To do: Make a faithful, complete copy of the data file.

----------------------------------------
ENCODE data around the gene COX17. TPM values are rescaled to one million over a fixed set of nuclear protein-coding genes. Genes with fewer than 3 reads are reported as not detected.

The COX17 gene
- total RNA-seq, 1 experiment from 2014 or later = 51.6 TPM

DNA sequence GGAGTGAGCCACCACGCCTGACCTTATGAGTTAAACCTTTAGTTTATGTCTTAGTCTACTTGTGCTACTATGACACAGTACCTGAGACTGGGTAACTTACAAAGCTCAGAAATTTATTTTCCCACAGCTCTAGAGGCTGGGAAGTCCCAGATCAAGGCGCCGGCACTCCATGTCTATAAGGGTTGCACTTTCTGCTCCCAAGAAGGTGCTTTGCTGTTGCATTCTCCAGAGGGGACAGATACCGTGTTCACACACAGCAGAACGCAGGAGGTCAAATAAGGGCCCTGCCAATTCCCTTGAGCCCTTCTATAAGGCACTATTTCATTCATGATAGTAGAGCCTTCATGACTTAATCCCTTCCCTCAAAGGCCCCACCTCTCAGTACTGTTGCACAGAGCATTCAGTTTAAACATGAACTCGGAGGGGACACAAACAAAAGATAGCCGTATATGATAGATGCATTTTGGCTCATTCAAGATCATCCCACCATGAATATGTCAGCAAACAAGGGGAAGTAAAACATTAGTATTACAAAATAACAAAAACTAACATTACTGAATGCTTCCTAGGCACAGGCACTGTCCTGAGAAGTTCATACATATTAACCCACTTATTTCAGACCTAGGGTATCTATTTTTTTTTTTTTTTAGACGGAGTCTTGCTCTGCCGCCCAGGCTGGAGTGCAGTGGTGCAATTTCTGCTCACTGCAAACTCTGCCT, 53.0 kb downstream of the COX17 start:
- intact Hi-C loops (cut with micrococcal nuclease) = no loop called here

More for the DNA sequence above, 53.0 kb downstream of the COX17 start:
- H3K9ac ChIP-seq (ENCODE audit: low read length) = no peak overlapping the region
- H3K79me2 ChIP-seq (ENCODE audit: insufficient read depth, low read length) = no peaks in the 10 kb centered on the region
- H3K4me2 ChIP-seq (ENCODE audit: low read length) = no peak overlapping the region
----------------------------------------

ENCODE data around the gene COX17. TPM values are rescaled to one million over a fixed set of nuclear protein-coding genes. Genes with fewer than 3 reads are reported as not detected.

The COX17 gene
- total RNA-seq, 1 experiment from 2014 or later = 51.6 TPM

DNA sequence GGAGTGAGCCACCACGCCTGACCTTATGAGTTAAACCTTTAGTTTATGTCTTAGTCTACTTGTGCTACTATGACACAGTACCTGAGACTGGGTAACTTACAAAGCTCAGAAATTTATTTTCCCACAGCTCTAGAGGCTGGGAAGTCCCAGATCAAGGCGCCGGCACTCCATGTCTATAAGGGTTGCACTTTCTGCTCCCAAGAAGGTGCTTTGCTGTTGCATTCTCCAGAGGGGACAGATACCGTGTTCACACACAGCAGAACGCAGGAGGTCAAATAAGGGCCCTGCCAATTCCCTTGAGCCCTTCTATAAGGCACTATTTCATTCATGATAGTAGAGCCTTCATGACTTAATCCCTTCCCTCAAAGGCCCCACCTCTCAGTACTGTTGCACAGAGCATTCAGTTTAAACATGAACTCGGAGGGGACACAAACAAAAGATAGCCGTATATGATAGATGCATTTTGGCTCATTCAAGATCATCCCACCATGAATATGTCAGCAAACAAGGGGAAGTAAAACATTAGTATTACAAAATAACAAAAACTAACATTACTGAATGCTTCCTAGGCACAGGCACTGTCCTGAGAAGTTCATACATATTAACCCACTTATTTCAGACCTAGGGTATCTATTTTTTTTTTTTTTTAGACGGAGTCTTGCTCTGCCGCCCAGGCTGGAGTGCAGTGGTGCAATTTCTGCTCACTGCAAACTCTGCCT, 53.0 kb downstream of the COX17 start:
- intact Hi-C loops (cut with micrococcal nuclease) = no loop called here

More for the DNA sequence above, 53.0 kb downstream of the COX17 start:
- H3K9ac ChIP-seq (ENCODE audit: low read length) = no peak overlapping the region
- H3K79me2 ChIP-seq (ENCODE audit: insufficient read depth, low read length) = no peaks in the 10 kb centered on the region
- H3K4me2 ChIP-seq (ENCODE audit: low read length) = no peak overlapping the region